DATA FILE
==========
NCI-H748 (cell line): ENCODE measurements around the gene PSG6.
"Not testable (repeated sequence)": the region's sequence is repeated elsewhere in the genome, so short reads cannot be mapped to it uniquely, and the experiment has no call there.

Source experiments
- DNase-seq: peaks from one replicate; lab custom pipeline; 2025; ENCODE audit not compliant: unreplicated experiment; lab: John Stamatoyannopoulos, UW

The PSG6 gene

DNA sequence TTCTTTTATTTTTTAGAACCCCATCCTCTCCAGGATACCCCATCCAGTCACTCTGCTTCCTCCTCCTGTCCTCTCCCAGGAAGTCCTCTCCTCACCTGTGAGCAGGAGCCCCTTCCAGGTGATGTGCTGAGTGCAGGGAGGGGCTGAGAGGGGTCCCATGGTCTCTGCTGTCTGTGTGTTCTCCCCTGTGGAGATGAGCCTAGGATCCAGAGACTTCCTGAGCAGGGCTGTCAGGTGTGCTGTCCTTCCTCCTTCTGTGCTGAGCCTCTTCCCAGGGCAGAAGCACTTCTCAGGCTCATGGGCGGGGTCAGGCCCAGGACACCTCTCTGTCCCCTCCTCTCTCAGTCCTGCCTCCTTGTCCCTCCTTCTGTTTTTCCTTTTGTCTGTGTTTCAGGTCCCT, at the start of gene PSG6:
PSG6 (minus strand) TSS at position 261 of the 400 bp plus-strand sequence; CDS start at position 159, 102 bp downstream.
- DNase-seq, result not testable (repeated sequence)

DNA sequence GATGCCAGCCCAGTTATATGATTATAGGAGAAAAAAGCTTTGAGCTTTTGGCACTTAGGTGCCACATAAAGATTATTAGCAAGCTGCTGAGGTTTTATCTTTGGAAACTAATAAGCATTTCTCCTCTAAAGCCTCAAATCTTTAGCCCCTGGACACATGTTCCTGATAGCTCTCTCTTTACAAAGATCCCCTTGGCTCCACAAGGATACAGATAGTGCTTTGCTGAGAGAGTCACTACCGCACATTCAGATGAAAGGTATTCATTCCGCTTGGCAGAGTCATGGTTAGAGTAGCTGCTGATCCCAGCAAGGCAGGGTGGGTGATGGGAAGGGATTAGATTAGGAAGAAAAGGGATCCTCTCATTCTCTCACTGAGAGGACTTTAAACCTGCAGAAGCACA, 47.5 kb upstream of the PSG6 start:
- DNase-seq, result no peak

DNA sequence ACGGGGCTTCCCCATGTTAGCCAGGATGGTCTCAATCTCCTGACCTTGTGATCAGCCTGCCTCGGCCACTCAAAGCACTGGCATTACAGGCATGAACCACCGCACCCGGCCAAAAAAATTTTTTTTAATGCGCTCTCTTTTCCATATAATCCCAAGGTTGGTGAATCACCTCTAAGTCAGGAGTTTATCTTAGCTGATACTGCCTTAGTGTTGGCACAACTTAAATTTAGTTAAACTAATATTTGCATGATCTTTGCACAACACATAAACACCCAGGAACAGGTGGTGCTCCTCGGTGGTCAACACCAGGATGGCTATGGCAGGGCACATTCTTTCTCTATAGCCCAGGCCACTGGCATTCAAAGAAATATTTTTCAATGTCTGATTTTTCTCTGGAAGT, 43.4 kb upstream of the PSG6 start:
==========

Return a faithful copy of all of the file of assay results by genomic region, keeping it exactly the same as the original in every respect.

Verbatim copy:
NCI-H748 (cell line): ENCODE measurements around the gene PSG6.
"Not testable (repeated sequence)": the region's sequence is repeated elsewhere in the genome, so short reads cannot be mapped to it uniquely, and the experiment has no call there.

Source experiments
- DNase-seq: peaks from one replicate; lab custom pipeline; 2025; ENCODE audit not compliant: unreplicated experiment; lab: John Stamatoyannopoulos, UW

The PSG6 gene

DNA sequence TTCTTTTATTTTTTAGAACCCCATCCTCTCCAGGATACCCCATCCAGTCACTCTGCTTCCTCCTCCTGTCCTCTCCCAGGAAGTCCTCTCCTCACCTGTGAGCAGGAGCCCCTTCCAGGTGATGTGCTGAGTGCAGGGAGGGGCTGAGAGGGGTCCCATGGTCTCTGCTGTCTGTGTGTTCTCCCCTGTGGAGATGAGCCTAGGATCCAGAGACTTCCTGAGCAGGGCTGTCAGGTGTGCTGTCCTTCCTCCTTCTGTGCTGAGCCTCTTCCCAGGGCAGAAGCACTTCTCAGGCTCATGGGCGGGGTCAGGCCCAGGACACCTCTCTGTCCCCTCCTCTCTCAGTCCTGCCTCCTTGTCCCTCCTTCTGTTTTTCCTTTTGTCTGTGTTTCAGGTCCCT, at the start of gene PSG6:
PSG6 (minus strand) TSS at position 261 of the 400 bp plus-strand sequence; CDS start at position 159, 102 bp downstream.
- DNase-seq, result not testable (repeated sequence)

DNA sequence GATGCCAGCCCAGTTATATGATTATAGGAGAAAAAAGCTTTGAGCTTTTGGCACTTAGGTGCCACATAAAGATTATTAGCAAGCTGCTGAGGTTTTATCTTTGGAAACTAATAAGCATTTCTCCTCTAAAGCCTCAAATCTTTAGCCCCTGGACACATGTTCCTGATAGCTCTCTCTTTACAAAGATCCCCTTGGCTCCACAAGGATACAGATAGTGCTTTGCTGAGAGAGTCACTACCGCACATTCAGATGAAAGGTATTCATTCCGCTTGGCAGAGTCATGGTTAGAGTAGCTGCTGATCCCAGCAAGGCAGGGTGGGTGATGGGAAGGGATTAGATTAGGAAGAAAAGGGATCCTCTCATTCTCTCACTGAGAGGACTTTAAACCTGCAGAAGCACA, 47.5 kb upstream of the PSG6 start:
- DNase-seq, result no peak

DNA sequence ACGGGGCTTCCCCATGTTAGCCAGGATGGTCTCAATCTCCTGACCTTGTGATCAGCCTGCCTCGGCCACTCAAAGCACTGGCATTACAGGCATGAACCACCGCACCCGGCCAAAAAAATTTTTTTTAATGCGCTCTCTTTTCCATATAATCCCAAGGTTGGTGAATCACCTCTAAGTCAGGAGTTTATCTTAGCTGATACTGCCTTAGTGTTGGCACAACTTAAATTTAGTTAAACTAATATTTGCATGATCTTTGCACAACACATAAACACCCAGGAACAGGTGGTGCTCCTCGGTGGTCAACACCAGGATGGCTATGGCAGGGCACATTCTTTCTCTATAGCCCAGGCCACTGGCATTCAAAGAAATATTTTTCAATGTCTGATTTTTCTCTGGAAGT, 43.4 kb upstream of the PSG6 start: